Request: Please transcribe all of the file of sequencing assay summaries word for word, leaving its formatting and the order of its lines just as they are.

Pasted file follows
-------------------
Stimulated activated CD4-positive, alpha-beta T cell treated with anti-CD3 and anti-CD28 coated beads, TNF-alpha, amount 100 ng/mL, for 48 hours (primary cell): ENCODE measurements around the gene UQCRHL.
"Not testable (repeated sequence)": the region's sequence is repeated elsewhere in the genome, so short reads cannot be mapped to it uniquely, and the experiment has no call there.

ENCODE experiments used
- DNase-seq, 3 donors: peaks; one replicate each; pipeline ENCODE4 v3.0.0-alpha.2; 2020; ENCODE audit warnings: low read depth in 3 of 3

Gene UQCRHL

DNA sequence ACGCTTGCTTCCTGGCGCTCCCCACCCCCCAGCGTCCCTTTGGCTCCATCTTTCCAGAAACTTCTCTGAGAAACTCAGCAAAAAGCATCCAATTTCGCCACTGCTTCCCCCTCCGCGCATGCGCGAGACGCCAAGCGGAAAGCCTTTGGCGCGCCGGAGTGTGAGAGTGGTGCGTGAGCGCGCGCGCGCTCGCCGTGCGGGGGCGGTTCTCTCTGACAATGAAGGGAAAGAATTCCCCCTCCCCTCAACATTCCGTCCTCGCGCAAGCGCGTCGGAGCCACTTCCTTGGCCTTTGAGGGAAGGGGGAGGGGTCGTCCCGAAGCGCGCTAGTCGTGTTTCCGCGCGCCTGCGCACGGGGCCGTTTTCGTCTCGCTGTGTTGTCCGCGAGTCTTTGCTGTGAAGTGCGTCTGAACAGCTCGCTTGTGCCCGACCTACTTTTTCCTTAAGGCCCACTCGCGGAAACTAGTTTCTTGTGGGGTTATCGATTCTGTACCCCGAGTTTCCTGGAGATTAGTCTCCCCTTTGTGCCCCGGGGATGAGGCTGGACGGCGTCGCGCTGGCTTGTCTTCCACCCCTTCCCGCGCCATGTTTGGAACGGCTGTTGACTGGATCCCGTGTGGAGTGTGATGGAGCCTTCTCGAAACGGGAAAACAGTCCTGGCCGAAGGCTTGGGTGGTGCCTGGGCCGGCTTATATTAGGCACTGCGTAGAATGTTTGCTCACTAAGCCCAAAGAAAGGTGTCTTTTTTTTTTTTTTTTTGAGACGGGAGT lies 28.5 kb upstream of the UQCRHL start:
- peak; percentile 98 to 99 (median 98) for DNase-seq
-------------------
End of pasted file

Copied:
Stimulated activated CD4-positive, alpha-beta T cell treated with anti-CD3 and anti-CD28 coated beads, TNF-alpha, amount 100 ng/mL, for 48 hours (primary cell): ENCODE measurements around the gene UQCRHL.
"Not testable (repeated sequence)": the region's sequence is repeated elsewhere in the genome, so short reads cannot be mapped to it uniquely, and the experiment has no call there.

ENCODE experiments used
- DNase-seq, 3 donors: peaks; one replicate each; pipeline ENCODE4 v3.0.0-alpha.2; 2020; ENCODE audit warnings: low read depth in 3 of 3

Gene UQCRHL

DNA sequence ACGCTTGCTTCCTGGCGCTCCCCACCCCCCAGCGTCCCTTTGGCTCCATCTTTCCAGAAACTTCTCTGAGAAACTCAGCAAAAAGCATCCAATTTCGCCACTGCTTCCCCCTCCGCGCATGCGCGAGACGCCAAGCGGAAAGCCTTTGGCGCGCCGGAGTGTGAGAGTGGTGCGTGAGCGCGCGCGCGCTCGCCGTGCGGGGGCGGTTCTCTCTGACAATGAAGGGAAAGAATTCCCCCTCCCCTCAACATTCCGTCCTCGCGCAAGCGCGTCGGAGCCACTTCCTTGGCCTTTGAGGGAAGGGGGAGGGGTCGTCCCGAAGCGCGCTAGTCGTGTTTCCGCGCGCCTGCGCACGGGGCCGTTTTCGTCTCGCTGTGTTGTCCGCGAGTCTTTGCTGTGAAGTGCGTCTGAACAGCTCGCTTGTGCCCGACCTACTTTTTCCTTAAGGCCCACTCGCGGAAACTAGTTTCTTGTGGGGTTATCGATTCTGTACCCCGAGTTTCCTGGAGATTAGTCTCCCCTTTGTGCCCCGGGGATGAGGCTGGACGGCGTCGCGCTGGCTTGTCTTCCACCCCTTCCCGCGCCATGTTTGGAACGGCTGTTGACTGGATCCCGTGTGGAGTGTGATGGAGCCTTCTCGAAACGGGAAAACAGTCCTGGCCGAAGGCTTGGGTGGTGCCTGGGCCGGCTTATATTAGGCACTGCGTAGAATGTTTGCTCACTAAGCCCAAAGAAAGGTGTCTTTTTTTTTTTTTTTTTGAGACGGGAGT lies 28.5 kb upstream of the UQCRHL start:
- peak; percentile 98 to 99 (median 98) for DNase-seq